Finders look for what is already there. They often say things like “the research says…” or ask questions like “what’s the evidence for that?” They’re more logical, more reality-based. They find INFORMATION, check the source, and that’s that. They are our truth-sayers, our grounding rods, the steady hands that guide us. 

And the shadow side? Certainty and rigidity…which then blocks curiosity, personal growth and magical mystery.

Isn’t that interesting? The shadow side for seekers AND finders can involve certainty, knowing THE WAY.

Most of us are going to lean one way or the other on the Seeker/Finder spectrum. But here’s the really cool thing–we can consciously grow that more underdeveloped part! We can practice tapping into the part that is less accessible, and over time it becomes MORE accessible and available to us.

And bringing this back around to your business (I do eventually get there 😉)…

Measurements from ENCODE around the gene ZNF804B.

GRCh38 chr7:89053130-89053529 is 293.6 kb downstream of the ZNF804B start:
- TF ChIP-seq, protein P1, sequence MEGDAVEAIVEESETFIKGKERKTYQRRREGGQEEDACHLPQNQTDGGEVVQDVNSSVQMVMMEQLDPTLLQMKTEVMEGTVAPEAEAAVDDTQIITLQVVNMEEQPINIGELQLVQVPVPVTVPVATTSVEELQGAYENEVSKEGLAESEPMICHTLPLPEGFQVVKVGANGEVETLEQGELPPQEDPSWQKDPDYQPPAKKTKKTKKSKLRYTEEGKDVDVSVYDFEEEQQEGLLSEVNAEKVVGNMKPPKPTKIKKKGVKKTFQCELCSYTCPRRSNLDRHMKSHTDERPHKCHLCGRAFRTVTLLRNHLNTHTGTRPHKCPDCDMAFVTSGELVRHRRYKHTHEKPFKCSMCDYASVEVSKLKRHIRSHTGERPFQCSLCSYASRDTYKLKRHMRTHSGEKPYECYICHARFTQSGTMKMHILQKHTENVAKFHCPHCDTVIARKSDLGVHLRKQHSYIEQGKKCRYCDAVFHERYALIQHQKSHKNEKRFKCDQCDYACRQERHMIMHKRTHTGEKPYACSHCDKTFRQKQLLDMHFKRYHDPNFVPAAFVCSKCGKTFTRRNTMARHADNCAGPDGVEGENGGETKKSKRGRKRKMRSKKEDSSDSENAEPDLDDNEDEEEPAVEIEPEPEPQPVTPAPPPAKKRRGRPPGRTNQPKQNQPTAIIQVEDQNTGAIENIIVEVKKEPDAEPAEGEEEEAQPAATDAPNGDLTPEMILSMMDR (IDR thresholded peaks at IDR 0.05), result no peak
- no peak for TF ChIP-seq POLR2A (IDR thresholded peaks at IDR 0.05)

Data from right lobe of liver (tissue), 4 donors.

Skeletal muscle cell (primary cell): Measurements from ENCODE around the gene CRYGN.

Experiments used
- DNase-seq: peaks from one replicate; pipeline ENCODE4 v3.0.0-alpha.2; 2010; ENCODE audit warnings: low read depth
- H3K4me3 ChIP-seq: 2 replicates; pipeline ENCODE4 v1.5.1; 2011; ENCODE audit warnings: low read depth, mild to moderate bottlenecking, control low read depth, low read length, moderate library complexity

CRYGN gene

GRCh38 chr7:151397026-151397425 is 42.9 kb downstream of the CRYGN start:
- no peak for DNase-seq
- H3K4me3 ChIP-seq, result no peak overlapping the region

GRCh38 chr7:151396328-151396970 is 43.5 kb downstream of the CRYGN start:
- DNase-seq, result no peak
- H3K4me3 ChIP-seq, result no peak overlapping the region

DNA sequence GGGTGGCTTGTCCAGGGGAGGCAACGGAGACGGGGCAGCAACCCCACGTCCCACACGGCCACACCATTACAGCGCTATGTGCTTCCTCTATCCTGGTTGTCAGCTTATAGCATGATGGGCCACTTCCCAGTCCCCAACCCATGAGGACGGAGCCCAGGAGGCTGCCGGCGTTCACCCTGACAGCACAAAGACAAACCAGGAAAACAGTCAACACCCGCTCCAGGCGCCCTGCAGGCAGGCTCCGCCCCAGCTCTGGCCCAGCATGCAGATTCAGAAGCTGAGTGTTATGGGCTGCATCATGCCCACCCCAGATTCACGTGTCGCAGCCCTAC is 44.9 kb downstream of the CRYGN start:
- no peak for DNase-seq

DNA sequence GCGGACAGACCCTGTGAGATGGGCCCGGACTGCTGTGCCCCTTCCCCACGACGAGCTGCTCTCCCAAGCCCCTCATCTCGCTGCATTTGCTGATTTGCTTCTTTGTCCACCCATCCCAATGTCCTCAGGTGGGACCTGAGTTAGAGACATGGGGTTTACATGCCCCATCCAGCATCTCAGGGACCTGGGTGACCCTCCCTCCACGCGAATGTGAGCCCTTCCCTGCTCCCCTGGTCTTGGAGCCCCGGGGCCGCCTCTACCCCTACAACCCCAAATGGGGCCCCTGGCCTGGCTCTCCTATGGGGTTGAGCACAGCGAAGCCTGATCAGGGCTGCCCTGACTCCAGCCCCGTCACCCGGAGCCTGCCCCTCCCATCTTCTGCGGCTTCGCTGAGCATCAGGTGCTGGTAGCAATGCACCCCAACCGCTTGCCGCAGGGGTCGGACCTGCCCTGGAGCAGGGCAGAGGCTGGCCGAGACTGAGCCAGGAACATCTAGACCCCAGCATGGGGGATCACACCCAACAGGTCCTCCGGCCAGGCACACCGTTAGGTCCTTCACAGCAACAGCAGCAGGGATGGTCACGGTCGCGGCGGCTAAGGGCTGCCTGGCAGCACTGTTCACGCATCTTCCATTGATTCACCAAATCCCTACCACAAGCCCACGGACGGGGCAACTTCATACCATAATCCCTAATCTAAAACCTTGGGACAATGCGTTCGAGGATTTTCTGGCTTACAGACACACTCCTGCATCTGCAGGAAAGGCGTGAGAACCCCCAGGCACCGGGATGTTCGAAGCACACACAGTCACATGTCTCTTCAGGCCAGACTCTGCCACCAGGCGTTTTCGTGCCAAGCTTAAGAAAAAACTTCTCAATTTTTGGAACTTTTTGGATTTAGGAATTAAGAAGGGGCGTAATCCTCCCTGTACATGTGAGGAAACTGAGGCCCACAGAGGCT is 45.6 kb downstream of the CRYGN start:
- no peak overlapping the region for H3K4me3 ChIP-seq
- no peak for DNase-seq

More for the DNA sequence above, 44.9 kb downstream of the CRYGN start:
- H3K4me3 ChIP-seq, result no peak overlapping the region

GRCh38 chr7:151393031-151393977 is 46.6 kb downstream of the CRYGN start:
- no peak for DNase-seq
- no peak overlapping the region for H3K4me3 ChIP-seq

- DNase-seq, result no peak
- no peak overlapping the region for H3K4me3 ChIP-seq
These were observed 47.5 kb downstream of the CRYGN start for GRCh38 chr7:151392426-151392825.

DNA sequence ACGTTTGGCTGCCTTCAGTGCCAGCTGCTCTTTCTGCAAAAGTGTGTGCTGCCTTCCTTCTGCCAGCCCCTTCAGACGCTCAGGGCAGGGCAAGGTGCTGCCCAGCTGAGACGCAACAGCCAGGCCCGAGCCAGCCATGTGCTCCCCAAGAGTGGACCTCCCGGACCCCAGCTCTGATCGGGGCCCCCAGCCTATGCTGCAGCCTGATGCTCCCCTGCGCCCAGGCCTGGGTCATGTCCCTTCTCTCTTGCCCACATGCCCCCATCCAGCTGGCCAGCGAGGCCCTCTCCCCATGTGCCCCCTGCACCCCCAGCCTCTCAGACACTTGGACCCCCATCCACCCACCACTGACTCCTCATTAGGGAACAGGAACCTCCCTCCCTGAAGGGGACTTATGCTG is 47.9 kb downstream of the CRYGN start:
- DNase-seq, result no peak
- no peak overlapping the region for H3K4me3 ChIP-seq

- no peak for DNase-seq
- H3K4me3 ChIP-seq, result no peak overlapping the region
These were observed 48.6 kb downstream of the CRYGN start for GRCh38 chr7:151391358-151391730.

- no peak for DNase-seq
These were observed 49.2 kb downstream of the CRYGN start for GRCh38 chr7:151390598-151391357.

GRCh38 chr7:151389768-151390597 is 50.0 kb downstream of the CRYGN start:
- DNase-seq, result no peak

Your business needs the seeker AND the finder. The balance is essential for the gifts that each of these types bring to the table. 

We need the grounding and the dreaming, the security and the risk, the logic and the magic. Maybe you’re lucky enough to have a business partner or a team that brings all of these qualities into your business (this is probably the most amazing thing we discovered during our NLW planning retreat).

Or maybe you’re a solopreneur, and you can do more work within yourself to access both your inner seeker and your finder.

Either way, recognizing the value in both of these types and bringing their best qualities into your business could be the missing piece when it comes to growing your business.

Which type do YOU lean towards?

Amy (85% Finder, 15% Seeker)
Next Level Wealth Coaching